Author(s): David Cannadine
David Cannadine's impassioned, controversial plea for us to recognise the importance of both equality and history. Great works of history have so often had at their heart a wish to sift people in ways that have been profoundly damaging and provided intellectual justification for terrible political decisions. Again and again, categories have been found - religion, nation, class, gender, race, 'civilization' - that have sought to explain world events by fabricating some malevolent or helpless 'other'. The Undivided Past is an agonised attempt to understand how so much of the writing of history has been driven by a fatal desire to dramatize differences - to create an 'us versus them'. Is is above all an appeal to common humanity.
[Cannadine's] great strength is his lucid and crushing treatment of false prophets ... his case is urgent, as the news demonstrates every day ... Cannadine is frank in acknowledging that his is not the last word ... but he has uttered the first word and deserves exhaustive discussion. His plea is of enormous value. It should be heard in every think tank, madrassa, history workshop and sixth form and should guide the utterances of statesmen -- Hugh Brogan History Today Cannadine marshals modern scholarship, a sure historical sweep, and a confident polemic ... Quite rightly, Cannadine denounces the collective, warring identities conjured up by [neoconservative scholars] and again highlights a broader history of cultural exchange ... this collection winningly combines history, politics, and contemporary culture in a refreshingly optimistic manner -- Tristram Hunt MP BBC History An ambitious and wide-ranging exploration of the notion of human solidarity. It explores the concept by seeking to analyse what divides us, neatly sidestepping the need to list what we have in common ... an interesting and informative read Good Book Review [An] impassioned plea ... The Undivided Past should earn applause ... The next time some tub-thumping loudmouth proclaims the timeless truth of a binary divide - between, say, 'Britain' and 'Europe' - throw this book at them -- Boyd Tonkin Independent Highly intelligent, stimulating, occasionally provocative and enormous fun to read ... The Undivided Past is a cry for tolerance ... It is a noble message and one that historians would do well to heed -- Philip Ziegler Spectator Elegantly written and stimulating ... [Cannadine] goes much further than most academic historians in challenging the centrality of tensions based on nation, class, ethnicity and gender -- David Priestland Guardian Cannadine urges us to see through [prejudices] and past them, to get away from the old chestnuts of class, race, gender and the rest, and to concentrate on exploring what brings us together -- Mark Mazower Financial Times Each chapter of Cannadine's book ... displays the incisive and original argument for which he is renowned ... Cannadine is surely right to insist on a recovery of the unchronicled swathes of human history dominated by cooperation and peace, rather than wars of race, religion or nationalism ... [The Undivided Past displays] his characteristic style and ingenuity -- Jeffrey Collins Times Literary Supplement Cannadine has produced a set of lively and informative essays that are leavened ... by a dry wit -- Jill Stephenson Times Higher Education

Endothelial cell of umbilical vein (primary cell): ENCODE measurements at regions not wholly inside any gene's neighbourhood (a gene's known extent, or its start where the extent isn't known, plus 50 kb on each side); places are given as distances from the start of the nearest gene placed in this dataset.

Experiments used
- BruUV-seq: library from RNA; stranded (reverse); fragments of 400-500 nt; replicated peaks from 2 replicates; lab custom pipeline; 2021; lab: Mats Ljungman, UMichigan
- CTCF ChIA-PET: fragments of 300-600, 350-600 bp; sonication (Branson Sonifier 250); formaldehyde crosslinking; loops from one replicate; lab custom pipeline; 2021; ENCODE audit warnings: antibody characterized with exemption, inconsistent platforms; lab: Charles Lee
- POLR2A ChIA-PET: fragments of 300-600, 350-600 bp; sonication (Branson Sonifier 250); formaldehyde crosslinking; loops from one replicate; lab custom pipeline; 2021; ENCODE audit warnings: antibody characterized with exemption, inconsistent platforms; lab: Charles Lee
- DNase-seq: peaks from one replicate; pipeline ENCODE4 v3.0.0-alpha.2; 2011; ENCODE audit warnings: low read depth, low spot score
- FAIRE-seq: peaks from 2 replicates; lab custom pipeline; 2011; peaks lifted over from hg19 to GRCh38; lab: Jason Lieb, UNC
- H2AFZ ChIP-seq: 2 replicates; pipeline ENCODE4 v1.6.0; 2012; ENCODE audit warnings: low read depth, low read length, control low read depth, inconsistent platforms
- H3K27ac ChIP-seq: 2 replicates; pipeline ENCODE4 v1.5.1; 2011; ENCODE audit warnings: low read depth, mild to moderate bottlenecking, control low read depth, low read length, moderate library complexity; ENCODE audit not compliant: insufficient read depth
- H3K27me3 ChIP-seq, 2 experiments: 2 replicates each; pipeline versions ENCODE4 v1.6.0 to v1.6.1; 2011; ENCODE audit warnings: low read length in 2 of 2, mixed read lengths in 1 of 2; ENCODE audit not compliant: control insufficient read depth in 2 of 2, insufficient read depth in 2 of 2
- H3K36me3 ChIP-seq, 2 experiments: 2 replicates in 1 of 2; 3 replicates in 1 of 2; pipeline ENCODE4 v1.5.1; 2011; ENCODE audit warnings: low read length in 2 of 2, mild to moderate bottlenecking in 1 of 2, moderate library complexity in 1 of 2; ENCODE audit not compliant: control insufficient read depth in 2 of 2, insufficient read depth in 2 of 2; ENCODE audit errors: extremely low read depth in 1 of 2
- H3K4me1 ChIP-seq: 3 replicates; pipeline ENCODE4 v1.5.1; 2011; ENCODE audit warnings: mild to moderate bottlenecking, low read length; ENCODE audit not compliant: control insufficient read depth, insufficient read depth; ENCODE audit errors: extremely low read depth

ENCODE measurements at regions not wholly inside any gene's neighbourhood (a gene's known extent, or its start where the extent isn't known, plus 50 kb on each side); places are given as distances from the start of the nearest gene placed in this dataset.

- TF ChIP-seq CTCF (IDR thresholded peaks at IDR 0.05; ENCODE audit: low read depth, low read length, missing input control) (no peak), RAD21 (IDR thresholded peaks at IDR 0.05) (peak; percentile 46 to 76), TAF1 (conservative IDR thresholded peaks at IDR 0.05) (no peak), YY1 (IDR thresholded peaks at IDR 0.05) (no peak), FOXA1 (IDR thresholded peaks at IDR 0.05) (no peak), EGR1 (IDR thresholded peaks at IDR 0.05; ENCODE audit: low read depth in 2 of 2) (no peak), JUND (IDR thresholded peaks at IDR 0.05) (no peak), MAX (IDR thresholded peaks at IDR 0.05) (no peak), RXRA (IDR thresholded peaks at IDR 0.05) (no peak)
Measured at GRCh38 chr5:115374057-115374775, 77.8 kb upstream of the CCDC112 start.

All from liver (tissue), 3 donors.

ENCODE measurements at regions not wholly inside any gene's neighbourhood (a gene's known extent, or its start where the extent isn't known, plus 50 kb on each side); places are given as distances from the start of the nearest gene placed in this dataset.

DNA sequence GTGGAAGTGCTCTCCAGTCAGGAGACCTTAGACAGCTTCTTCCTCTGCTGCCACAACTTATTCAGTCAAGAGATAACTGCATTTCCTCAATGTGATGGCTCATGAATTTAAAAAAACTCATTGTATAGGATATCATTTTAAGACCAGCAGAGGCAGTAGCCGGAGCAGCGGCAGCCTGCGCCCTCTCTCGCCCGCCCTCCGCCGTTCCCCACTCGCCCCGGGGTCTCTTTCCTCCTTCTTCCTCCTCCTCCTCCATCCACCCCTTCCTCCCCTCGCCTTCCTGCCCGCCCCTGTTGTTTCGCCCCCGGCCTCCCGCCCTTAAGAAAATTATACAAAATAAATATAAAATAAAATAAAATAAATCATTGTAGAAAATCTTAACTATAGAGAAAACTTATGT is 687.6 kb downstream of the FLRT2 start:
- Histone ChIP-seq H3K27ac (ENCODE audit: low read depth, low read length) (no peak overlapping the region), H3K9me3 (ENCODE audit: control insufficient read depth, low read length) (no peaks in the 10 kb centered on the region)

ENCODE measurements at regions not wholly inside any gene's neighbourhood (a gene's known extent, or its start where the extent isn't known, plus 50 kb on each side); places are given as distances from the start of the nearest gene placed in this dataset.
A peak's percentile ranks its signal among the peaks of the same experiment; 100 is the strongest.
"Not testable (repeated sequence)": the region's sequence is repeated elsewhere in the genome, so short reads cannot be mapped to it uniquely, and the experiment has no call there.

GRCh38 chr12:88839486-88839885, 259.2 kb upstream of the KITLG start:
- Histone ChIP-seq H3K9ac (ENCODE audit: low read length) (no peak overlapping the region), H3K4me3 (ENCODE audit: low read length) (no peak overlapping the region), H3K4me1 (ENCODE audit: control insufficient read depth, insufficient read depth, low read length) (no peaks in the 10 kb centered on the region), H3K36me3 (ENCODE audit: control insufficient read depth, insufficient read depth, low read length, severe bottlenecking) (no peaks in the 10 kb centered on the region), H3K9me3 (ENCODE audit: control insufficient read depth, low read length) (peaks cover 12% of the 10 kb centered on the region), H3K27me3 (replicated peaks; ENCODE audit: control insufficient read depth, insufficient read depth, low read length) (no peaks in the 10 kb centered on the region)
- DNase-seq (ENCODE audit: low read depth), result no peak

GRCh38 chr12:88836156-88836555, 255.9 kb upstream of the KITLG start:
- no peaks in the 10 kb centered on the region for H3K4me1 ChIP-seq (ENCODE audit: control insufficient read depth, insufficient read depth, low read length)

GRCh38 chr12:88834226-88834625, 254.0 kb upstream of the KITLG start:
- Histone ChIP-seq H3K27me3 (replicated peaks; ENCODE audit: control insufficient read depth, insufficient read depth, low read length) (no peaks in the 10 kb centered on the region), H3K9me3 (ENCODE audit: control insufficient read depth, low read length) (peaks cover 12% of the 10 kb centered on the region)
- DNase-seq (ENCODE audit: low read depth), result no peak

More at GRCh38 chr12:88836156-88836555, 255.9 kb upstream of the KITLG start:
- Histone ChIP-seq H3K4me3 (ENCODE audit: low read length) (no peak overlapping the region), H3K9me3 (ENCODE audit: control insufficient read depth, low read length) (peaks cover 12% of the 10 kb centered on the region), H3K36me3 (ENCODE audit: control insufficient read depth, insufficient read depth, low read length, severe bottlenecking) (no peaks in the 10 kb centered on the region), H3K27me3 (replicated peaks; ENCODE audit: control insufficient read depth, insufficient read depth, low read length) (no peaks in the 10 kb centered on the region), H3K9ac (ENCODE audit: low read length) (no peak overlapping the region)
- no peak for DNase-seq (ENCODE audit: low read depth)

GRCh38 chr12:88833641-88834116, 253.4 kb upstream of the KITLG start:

Sir David Cannadine is Chair of the National Portrait Gallery, Dodge Professor of History at Princeton University and General Editor of the Penguin History of Europe and Penguin History of Britain. He is a Fellow of the British Academy and the Chair of the Blue Plaques Committee. His major books include The Rise and Fall of the British Aristocracy, Ornamentalism and Mellon: A Life. He has previously taught at Cambridge, Columbia and London universities.